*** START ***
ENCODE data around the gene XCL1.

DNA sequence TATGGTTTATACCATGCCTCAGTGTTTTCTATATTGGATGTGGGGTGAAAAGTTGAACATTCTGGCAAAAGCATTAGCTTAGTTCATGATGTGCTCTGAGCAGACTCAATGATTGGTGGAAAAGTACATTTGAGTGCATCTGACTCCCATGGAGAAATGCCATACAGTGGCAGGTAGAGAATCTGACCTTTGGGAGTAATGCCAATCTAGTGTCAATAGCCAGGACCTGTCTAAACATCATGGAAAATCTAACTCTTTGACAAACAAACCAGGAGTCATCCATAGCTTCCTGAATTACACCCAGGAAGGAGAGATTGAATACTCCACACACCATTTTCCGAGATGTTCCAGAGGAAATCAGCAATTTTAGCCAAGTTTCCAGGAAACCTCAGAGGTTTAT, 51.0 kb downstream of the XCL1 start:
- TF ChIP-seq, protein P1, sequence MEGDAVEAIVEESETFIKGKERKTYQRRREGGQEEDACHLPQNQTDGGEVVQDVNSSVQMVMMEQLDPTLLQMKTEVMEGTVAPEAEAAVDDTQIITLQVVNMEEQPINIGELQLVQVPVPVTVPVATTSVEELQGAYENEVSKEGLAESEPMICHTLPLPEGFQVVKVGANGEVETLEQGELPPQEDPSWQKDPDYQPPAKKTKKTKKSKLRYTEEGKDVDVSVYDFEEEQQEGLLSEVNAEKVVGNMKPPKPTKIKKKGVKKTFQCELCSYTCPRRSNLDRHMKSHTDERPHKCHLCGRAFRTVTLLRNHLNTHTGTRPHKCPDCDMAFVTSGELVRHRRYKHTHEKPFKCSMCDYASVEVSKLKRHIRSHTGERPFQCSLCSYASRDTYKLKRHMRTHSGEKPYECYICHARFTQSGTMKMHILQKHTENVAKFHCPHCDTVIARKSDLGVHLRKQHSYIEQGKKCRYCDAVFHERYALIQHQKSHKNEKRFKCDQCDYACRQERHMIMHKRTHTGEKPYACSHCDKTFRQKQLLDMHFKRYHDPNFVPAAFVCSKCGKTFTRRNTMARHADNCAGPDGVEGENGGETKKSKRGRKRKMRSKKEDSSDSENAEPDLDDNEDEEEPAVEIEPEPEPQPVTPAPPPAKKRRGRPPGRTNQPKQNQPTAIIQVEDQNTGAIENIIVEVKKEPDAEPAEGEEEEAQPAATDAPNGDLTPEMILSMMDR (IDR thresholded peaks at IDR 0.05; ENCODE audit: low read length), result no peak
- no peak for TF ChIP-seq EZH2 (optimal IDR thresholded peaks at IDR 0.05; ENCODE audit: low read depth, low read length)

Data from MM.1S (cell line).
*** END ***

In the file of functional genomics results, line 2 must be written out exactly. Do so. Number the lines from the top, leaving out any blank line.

DNA sequence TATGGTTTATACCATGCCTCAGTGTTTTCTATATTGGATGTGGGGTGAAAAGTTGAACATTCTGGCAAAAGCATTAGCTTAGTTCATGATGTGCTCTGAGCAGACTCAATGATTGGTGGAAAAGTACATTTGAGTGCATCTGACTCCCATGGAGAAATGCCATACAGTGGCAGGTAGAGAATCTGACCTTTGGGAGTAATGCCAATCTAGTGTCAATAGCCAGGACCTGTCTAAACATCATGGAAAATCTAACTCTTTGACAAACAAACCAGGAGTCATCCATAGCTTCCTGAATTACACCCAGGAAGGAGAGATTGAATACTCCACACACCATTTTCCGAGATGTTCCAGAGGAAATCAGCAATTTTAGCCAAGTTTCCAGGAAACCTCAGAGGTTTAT, 51.0 kb downstream of the XCL1 start: